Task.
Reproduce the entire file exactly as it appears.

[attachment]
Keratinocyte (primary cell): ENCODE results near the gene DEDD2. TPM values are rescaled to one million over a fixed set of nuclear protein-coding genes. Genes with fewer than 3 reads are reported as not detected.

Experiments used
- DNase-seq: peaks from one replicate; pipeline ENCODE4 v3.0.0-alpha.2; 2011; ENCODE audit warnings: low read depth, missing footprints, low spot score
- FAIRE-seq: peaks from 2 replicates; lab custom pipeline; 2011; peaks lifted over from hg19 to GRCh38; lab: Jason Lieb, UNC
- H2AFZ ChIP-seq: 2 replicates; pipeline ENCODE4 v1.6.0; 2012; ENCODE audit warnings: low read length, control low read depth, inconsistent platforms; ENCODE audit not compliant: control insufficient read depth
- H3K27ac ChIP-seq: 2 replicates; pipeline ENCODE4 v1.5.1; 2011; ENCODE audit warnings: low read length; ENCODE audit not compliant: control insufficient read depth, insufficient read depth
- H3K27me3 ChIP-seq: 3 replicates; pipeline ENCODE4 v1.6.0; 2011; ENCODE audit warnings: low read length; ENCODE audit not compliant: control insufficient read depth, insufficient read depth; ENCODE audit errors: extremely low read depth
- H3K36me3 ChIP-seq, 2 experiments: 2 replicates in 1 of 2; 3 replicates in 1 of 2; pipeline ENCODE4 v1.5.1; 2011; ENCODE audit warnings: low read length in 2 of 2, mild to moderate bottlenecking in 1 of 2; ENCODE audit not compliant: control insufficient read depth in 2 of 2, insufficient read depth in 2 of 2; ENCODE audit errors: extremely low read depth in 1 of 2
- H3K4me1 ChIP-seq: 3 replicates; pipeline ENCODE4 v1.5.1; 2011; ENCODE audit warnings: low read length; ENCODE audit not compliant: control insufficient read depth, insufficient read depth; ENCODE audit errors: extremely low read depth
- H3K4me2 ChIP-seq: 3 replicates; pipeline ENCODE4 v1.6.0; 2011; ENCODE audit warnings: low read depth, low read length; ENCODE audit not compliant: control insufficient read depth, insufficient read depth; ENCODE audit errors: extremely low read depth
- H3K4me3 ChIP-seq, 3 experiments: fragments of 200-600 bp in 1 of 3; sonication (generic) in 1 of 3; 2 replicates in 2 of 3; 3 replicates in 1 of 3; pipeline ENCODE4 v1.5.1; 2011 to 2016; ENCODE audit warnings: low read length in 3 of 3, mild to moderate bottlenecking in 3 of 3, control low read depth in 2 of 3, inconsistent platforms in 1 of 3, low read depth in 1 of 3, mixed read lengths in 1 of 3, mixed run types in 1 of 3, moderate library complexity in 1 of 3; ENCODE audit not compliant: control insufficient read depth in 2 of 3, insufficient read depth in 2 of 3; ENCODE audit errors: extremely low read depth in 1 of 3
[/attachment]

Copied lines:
Keratinocyte (primary cell): ENCODE results near the gene DEDD2. TPM values are rescaled to one million over a fixed set of nuclear protein-coding genes. Genes with fewer than 3 reads are reported as not detected.

Experiments used
- DNase-seq: peaks from one replicate; pipeline ENCODE4 v3.0.0-alpha.2; 2011; ENCODE audit warnings: low read depth, missing footprints, low spot score
- FAIRE-seq: peaks from 2 replicates; lab custom pipeline; 2011; peaks lifted over from hg19 to GRCh38; lab: Jason Lieb, UNC
- H2AFZ ChIP-seq: 2 replicates; pipeline ENCODE4 v1.6.0; 2012; ENCODE audit warnings: low read length, control low read depth, inconsistent platforms; ENCODE audit not compliant: control insufficient read depth
- H3K27ac ChIP-seq: 2 replicates; pipeline ENCODE4 v1.5.1; 2011; ENCODE audit warnings: low read length; ENCODE audit not compliant: control insufficient read depth, insufficient read depth
- H3K27me3 ChIP-seq: 3 replicates; pipeline ENCODE4 v1.6.0; 2011; ENCODE audit warnings: low read length; ENCODE audit not compliant: control insufficient read depth, insufficient read depth; ENCODE audit errors: extremely low read depth
- H3K36me3 ChIP-seq, 2 experiments: 2 replicates in 1 of 2; 3 replicates in 1 of 2; pipeline ENCODE4 v1.5.1; 2011; ENCODE audit warnings: low read length in 2 of 2, mild to moderate bottlenecking in 1 of 2; ENCODE audit not compliant: control insufficient read depth in 2 of 2, insufficient read depth in 2 of 2; ENCODE audit errors: extremely low read depth in 1 of 2
- H3K4me1 ChIP-seq: 3 replicates; pipeline ENCODE4 v1.5.1; 2011; ENCODE audit warnings: low read length; ENCODE audit not compliant: control insufficient read depth, insufficient read depth; ENCODE audit errors: extremely low read depth
- H3K4me2 ChIP-seq: 3 replicates; pipeline ENCODE4 v1.6.0; 2011; ENCODE audit warnings: low read depth, low read length; ENCODE audit not compliant: control insufficient read depth, insufficient read depth; ENCODE audit errors: extremely low read depth
- H3K4me3 ChIP-seq, 3 experiments: fragments of 200-600 bp in 1 of 3; sonication (generic) in 1 of 3; 2 replicates in 2 of 3; 3 replicates in 1 of 3; pipeline ENCODE4 v1.5.1; 2011 to 2016; ENCODE audit warnings: low read length in 3 of 3, mild to moderate bottlenecking in 3 of 3, control low read depth in 2 of 3, inconsistent platforms in 1 of 3, low read depth in 1 of 3, mixed read lengths in 1 of 3, mixed run types in 1 of 3, moderate library complexity in 1 of 3; ENCODE audit not compliant: control insufficient read depth in 2 of 3, insufficient read depth in 2 of 3; ENCODE audit errors: extremely low read depth in 1 of 3